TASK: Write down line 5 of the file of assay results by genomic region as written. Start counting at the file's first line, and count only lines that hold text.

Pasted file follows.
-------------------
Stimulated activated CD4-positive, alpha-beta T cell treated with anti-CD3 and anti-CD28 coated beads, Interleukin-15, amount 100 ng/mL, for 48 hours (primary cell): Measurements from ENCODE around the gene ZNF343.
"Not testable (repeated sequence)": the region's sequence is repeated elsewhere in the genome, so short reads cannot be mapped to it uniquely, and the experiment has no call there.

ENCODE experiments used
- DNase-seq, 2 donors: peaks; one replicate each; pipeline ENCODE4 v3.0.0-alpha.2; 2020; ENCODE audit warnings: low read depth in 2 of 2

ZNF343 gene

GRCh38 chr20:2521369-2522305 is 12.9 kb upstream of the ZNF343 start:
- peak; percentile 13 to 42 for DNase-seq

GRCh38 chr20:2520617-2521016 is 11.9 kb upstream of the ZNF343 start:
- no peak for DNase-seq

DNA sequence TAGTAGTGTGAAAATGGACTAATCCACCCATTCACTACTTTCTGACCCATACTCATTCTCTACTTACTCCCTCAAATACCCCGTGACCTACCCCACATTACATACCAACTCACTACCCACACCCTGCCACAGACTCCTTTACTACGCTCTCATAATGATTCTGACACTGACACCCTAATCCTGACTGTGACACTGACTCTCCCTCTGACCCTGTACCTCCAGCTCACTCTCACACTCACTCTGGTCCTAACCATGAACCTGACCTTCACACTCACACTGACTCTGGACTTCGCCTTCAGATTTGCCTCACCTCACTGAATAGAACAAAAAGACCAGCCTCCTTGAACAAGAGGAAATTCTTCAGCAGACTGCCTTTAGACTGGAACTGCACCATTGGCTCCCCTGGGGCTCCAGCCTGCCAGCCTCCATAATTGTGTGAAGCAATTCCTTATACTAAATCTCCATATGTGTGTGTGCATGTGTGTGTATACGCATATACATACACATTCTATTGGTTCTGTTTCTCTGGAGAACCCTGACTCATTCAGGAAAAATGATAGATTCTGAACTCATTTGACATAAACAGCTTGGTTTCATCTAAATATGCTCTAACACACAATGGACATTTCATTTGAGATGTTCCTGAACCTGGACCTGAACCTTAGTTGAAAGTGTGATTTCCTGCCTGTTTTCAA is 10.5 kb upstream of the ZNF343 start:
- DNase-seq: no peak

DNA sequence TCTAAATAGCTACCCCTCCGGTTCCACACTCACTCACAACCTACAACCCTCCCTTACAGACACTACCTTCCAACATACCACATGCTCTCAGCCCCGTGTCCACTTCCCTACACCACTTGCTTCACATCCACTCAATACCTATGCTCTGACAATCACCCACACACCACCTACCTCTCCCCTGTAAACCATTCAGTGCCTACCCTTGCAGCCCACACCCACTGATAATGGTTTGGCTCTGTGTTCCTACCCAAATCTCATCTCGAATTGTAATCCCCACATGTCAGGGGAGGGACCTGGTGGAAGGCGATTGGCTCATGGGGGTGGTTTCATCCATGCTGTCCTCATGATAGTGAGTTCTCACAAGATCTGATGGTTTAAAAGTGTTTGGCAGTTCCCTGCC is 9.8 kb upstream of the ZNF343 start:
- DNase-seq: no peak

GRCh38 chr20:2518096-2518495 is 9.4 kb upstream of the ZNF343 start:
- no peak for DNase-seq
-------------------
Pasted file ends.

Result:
ZNF343 gene